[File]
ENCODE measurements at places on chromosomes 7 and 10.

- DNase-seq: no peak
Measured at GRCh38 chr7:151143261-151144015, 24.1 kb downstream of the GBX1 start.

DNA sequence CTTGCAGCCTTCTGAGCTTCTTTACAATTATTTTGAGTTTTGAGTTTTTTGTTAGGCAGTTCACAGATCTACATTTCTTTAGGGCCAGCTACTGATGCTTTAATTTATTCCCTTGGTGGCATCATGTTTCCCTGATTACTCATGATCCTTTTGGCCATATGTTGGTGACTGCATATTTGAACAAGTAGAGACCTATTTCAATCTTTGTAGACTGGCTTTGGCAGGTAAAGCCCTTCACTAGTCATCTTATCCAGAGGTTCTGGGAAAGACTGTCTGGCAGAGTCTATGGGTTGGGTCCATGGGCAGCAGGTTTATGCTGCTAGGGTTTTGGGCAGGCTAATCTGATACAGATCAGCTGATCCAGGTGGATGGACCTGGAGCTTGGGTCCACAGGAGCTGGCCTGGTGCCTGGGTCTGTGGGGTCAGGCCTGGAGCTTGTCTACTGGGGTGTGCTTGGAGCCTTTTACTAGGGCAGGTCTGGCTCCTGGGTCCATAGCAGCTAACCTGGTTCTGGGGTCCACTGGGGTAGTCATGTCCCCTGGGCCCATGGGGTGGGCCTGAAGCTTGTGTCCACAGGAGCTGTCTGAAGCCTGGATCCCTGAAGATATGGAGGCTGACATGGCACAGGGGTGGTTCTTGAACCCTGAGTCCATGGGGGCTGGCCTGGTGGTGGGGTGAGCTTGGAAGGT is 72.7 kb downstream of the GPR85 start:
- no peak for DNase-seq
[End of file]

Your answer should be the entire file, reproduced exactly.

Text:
ENCODE measurements at places on chromosomes 7 and 10.

- DNase-seq: no peak
Measured at GRCh38 chr7:151143261-151144015, 24.1 kb downstream of the GBX1 start.

DNA sequence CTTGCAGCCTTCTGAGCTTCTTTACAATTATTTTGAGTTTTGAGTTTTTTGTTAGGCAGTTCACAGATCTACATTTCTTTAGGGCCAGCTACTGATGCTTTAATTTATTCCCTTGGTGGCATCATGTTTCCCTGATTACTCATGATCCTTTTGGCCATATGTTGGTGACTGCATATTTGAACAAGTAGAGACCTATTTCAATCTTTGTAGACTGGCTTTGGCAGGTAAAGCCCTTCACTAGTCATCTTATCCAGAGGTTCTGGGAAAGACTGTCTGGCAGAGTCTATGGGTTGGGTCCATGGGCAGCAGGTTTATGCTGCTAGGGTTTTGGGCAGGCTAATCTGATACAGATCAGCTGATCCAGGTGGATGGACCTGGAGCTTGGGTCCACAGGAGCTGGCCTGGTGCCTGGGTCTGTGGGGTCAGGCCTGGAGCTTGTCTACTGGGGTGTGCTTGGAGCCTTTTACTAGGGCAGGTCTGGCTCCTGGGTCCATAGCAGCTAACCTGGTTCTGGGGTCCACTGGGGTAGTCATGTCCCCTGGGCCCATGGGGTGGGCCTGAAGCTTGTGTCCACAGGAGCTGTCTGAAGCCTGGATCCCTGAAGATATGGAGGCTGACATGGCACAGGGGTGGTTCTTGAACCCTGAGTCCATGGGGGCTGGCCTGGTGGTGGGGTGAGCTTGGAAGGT is 72.7 kb downstream of the GPR85 start:
- no peak for DNase-seq